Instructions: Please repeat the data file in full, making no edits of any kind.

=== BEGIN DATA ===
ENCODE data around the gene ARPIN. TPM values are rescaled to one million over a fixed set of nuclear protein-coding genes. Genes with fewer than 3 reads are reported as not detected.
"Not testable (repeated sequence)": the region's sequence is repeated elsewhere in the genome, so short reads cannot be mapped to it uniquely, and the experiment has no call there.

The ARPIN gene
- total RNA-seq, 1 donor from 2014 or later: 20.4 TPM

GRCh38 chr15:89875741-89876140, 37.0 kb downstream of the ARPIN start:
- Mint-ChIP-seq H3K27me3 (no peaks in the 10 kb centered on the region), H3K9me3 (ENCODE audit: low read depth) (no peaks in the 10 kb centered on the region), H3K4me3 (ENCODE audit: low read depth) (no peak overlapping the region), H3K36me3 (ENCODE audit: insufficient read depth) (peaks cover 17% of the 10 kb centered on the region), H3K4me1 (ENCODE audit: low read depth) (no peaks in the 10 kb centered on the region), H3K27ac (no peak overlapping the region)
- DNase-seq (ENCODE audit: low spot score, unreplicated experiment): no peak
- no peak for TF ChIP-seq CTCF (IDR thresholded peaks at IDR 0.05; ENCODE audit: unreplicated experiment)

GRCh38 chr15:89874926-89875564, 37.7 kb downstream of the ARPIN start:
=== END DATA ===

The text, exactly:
ENCODE data around the gene ARPIN. TPM values are rescaled to one million over a fixed set of nuclear protein-coding genes. Genes with fewer than 3 reads are reported as not detected.
"Not testable (repeated sequence)": the region's sequence is repeated elsewhere in the genome, so short reads cannot be mapped to it uniquely, and the experiment has no call there.

The ARPIN gene
- total RNA-seq, 1 donor from 2014 or later: 20.4 TPM

GRCh38 chr15:89875741-89876140, 37.0 kb downstream of the ARPIN start:
- Mint-ChIP-seq H3K27me3 (no peaks in the 10 kb centered on the region), H3K9me3 (ENCODE audit: low read depth) (no peaks in the 10 kb centered on the region), H3K4me3 (ENCODE audit: low read depth) (no peak overlapping the region), H3K36me3 (ENCODE audit: insufficient read depth) (peaks cover 17% of the 10 kb centered on the region), H3K4me1 (ENCODE audit: low read depth) (no peaks in the 10 kb centered on the region), H3K27ac (no peak overlapping the region)
- DNase-seq (ENCODE audit: low spot score, unreplicated experiment): no peak
- no peak for TF ChIP-seq CTCF (IDR thresholded peaks at IDR 0.05; ENCODE audit: unreplicated experiment)

GRCh38 chr15:89874926-89875564, 37.7 kb downstream of the ARPIN start: